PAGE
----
The Lake Season was a very refreshing read. It has been a while since I read women’s fiction and the blurb immediately caught my interest. It’s about Iris and Leah, sisters who weren’t really close as children, they have drifted apart after high school, but were brought together again by opposing circumstances. Leah, the popular, loved by all, and happy go lucky younger sister, is getting married (finally) while big sister, Iris, the perfect child, the more responsible daughter, the one who has made all the right decisions in life, is facing a potential divorce. They were reunited in their childhood home in New England and the hurts and secrets of the past comes back to the surface.
The story is told in the third person, in Iris’ POV. I was immediately drawn to the reality of Iris struggles as mom and wife. Her confusions about her roles, her feelings of inadequacy, her insecurities, her regrets, oh they feel so close to home. Not because I am also facing a divorce (haha) but because I felt for her pain as a mom. It would have been easy for her to make drastic decisions but she realizes that as a mother of three, she now has to make choices that would work best not only for her but for her children. At most, she would be constrained to make choices for her children and sacrifice her own interests. And isn’t this always the case? Motherhood is the most selfless thing that can happen to a woman, if I will be asked.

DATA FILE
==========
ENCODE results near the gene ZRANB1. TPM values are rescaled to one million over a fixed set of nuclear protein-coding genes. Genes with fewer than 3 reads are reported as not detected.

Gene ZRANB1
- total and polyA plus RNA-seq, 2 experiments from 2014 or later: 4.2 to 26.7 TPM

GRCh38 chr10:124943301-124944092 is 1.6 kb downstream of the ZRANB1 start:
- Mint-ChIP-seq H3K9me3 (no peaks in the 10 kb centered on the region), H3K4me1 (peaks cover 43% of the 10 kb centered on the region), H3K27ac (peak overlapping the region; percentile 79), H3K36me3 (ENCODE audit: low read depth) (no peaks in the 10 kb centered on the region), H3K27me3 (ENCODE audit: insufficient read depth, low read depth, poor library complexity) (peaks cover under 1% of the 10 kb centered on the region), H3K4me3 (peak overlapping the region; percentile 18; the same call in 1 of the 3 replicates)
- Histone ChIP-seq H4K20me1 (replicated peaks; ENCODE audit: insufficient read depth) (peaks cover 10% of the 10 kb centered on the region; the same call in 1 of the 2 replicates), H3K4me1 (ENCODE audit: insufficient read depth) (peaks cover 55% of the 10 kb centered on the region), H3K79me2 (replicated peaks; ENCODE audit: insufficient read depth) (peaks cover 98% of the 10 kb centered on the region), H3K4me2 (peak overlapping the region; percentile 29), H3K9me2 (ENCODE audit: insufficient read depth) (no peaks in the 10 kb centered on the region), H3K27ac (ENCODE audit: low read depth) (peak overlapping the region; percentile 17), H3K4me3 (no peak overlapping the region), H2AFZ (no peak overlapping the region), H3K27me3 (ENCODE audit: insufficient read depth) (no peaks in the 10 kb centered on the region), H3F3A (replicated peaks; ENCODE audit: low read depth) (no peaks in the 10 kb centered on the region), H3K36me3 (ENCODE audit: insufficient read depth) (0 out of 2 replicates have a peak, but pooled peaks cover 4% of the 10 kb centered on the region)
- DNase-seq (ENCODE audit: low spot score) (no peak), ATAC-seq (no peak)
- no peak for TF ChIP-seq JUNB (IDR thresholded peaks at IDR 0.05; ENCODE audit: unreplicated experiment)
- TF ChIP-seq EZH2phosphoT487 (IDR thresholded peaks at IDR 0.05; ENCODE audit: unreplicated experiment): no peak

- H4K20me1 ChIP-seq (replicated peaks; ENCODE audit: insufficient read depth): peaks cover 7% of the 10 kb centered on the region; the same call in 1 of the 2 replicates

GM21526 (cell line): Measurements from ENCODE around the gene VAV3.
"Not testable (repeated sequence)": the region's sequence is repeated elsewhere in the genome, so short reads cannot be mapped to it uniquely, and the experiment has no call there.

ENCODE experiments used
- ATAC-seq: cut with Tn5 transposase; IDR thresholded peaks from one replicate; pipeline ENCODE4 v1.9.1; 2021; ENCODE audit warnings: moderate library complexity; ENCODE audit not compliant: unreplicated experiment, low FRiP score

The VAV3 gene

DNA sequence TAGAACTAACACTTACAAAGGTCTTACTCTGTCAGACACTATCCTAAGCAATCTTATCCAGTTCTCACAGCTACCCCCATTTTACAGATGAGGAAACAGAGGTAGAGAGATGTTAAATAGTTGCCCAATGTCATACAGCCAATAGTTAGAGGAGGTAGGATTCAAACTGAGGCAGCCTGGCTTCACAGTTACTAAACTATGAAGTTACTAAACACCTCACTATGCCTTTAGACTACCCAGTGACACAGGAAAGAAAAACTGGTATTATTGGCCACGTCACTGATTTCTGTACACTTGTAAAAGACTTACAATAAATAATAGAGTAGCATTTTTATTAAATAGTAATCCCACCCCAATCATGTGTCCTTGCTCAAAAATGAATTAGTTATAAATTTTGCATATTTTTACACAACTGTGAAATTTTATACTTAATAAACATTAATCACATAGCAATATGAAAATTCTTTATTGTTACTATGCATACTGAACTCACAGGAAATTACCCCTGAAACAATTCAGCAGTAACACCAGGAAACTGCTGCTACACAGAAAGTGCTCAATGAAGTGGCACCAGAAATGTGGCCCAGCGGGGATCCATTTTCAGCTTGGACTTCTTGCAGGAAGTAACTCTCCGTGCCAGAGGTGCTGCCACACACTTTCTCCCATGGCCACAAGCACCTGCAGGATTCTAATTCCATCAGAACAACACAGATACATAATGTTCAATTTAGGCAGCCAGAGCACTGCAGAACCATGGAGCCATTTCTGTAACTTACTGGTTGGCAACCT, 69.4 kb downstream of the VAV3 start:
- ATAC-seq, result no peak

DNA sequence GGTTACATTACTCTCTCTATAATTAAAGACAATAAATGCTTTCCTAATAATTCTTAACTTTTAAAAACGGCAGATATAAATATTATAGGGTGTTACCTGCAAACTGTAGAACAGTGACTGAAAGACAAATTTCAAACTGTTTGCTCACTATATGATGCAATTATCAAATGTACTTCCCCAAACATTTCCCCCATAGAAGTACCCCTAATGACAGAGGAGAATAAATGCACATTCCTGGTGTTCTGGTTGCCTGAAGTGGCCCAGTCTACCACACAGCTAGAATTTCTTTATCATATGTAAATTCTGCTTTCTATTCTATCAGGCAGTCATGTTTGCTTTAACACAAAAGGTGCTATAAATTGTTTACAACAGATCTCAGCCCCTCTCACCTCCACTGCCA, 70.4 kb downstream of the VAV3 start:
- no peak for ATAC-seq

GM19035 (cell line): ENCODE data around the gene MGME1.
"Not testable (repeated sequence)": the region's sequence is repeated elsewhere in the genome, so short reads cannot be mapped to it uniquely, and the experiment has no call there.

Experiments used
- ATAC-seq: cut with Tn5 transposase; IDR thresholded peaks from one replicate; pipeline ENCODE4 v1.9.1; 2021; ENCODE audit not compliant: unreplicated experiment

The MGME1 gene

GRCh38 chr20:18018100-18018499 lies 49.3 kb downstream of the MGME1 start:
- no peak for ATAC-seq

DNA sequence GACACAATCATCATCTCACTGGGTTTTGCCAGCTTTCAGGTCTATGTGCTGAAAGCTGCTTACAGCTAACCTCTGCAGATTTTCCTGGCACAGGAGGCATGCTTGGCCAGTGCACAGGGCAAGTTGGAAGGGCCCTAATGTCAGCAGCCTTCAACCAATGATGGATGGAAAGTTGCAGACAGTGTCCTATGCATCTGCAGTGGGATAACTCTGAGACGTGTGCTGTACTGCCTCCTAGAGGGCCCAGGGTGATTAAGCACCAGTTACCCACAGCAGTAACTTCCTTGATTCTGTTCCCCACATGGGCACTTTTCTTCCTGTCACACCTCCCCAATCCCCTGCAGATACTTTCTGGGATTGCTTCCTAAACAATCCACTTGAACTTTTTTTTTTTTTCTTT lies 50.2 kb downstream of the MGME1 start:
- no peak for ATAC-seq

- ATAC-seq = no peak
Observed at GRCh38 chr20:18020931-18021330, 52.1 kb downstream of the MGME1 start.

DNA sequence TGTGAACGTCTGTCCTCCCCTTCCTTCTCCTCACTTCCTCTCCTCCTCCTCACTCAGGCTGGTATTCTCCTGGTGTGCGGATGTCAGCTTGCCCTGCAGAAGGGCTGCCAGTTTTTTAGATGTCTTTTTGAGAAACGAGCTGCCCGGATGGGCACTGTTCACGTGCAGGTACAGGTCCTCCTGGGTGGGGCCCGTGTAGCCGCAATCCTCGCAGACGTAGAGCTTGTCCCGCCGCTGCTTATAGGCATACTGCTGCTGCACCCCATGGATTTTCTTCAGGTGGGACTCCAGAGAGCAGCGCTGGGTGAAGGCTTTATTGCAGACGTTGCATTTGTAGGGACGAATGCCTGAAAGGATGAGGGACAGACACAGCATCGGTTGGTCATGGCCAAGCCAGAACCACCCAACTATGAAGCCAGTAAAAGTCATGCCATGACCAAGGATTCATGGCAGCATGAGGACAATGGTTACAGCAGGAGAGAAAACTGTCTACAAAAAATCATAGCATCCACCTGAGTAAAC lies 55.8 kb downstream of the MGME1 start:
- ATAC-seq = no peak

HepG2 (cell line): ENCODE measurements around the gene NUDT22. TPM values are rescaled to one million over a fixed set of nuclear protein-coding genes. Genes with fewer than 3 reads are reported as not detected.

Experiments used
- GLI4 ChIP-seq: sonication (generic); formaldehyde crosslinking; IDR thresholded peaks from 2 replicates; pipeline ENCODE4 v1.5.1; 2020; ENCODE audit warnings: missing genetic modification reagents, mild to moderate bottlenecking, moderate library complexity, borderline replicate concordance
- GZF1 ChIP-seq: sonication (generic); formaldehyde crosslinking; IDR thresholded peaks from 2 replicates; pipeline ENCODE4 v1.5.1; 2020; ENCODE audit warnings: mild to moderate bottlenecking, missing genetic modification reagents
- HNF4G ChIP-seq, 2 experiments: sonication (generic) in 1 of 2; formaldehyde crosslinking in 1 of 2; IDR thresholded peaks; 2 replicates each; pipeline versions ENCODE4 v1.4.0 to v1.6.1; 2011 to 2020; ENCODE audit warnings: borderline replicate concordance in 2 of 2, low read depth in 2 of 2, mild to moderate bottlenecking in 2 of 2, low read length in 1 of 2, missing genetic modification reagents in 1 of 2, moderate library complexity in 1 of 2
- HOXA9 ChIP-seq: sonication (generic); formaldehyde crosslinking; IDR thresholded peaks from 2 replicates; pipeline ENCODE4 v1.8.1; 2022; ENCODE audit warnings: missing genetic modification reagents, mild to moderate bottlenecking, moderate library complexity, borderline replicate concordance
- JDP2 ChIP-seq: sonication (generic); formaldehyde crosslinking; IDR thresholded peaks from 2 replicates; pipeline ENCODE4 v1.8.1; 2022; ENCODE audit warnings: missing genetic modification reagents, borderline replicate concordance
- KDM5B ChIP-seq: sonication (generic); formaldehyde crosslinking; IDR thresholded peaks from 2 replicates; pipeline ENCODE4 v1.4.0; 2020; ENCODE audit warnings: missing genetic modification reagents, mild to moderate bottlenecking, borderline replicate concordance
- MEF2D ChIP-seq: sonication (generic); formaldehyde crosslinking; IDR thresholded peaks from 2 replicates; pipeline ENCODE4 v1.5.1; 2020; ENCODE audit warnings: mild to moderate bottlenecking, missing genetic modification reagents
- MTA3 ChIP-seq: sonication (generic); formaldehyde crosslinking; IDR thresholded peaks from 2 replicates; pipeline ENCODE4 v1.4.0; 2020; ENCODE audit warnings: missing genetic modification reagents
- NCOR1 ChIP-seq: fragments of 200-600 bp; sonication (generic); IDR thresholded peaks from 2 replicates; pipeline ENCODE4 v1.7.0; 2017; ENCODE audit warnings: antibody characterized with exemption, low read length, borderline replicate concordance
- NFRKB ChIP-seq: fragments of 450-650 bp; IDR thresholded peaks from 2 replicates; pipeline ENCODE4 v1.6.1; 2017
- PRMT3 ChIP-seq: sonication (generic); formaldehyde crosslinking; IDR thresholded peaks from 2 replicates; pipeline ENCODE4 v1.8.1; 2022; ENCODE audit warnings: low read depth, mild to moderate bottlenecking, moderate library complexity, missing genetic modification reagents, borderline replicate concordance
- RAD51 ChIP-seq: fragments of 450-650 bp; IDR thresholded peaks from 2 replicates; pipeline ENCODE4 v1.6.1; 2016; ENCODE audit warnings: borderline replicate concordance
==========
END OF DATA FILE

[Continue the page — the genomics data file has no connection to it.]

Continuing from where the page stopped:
As Iris goes back home, she is confronted anew by her old feelings of jealousy and insecurity. Why is Iris’ mom playing favorites in favor of Leah? Or is she? And why doesn’t her mom seem to approve of anything that Iris does? This is one minor mystery that kept me going.
And then there’s her best friend Trish. I really like Trish and her candor. She’s the kind of friend I would love to have in my life. Plus, I can appreciate the delectable pastries that she is capable of making. 😉
What I loved the most about this book was the idyllic setting. New England is a place that evokes nostalgia and childhood memories, not that I’ve ever been there (haha) (I would love to go there, though) but because of its role in the story: it speaks of home. No matter how far we’ve gone to, we’d always go back to the place that held too many memories, no matter how painful some of them were, right? The feeling of home somehow makes us feel that whatever troubles we are going through, everything will turn out right.
I may not have approved of everything that Claire did, but who am I to judge her? Her situation isn’t something that anybody would love to be in. She’s tired, confused, angry, hurt, and disappointed. Who can fault her if she wants a little happiness in her life?
I really enjoyed The Lake Season. It was one of those reads that made me want to got to the beach, my book and I, and lounge under the shade of coconuts, forgetting for a moment my routine for the day. Here is the book that knows how it is to be saddled by motherhood duties and understands that sometimes a mom needs some time for herself, even if it means enjoying a pair of sexy, strappy sandals.
My rating: 3.5/5 stars
My copy: ARC from NetGalley